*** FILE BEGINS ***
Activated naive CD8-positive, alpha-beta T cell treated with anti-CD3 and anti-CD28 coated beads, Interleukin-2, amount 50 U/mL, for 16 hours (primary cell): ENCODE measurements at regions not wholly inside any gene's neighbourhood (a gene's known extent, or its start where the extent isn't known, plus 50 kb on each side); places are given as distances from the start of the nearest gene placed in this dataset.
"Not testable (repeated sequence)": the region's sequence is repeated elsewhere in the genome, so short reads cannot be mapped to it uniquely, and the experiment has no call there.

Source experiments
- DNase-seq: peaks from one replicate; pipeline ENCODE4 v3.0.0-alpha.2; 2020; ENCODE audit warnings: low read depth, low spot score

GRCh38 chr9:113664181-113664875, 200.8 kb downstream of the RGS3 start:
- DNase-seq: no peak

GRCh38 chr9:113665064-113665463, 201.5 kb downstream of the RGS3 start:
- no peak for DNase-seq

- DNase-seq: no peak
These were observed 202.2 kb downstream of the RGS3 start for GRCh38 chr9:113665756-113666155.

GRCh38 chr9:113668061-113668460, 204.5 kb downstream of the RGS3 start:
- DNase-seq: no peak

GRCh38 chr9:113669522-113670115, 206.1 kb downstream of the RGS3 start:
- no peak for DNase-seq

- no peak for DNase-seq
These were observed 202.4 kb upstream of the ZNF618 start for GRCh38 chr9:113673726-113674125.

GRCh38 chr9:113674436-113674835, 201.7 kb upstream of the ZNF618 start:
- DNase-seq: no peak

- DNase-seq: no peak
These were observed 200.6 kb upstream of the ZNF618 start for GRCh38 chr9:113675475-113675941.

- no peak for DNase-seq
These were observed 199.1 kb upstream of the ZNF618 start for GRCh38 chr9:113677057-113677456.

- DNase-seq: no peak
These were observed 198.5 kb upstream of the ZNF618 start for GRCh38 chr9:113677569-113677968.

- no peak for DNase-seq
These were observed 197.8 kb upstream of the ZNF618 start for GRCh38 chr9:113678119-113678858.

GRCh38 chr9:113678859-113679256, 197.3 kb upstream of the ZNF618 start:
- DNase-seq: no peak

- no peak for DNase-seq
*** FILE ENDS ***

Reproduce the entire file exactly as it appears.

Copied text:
Activated naive CD8-positive, alpha-beta T cell treated with anti-CD3 and anti-CD28 coated beads, Interleukin-2, amount 50 U/mL, for 16 hours (primary cell): ENCODE measurements at regions not wholly inside any gene's neighbourhood (a gene's known extent, or its start where the extent isn't known, plus 50 kb on each side); places are given as distances from the start of the nearest gene placed in this dataset.
"Not testable (repeated sequence)": the region's sequence is repeated elsewhere in the genome, so short reads cannot be mapped to it uniquely, and the experiment has no call there.

Source experiments
- DNase-seq: peaks from one replicate; pipeline ENCODE4 v3.0.0-alpha.2; 2020; ENCODE audit warnings: low read depth, low spot score

GRCh38 chr9:113664181-113664875, 200.8 kb downstream of the RGS3 start:
- DNase-seq: no peak

GRCh38 chr9:113665064-113665463, 201.5 kb downstream of the RGS3 start:
- no peak for DNase-seq

- DNase-seq: no peak
These were observed 202.2 kb downstream of the RGS3 start for GRCh38 chr9:113665756-113666155.

GRCh38 chr9:113668061-113668460, 204.5 kb downstream of the RGS3 start:
- DNase-seq: no peak

GRCh38 chr9:113669522-113670115, 206.1 kb downstream of the RGS3 start:
- no peak for DNase-seq

- no peak for DNase-seq
These were observed 202.4 kb upstream of the ZNF618 start for GRCh38 chr9:113673726-113674125.

GRCh38 chr9:113674436-113674835, 201.7 kb upstream of the ZNF618 start:
- DNase-seq: no peak

- DNase-seq: no peak
These were observed 200.6 kb upstream of the ZNF618 start for GRCh38 chr9:113675475-113675941.

- no peak for DNase-seq
These were observed 199.1 kb upstream of the ZNF618 start for GRCh38 chr9:113677057-113677456.

- DNase-seq: no peak
These were observed 198.5 kb upstream of the ZNF618 start for GRCh38 chr9:113677569-113677968.

- no peak for DNase-seq
These were observed 197.8 kb upstream of the ZNF618 start for GRCh38 chr9:113678119-113678858.

GRCh38 chr9:113678859-113679256, 197.3 kb upstream of the ZNF618 start:
- DNase-seq: no peak

- no peak for DNase-seq